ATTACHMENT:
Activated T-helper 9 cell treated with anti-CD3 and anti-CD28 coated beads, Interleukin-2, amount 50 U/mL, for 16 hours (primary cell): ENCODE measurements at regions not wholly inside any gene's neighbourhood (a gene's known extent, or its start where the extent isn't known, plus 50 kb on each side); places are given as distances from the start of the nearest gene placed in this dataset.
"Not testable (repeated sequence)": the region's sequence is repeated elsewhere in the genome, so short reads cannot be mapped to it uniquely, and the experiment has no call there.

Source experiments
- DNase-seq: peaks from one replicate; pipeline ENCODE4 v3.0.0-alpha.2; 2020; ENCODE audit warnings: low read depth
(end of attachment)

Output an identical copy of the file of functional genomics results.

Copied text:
Activated T-helper 9 cell treated with anti-CD3 and anti-CD28 coated beads, Interleukin-2, amount 50 U/mL, for 16 hours (primary cell): ENCODE measurements at regions not wholly inside any gene's neighbourhood (a gene's known extent, or its start where the extent isn't known, plus 50 kb on each side); places are given as distances from the start of the nearest gene placed in this dataset.
"Not testable (repeated sequence)": the region's sequence is repeated elsewhere in the genome, so short reads cannot be mapped to it uniquely, and the experiment has no call there.

Source experiments
- DNase-seq: peaks from one replicate; pipeline ENCODE4 v3.0.0-alpha.2; 2020; ENCODE audit warnings: low read depth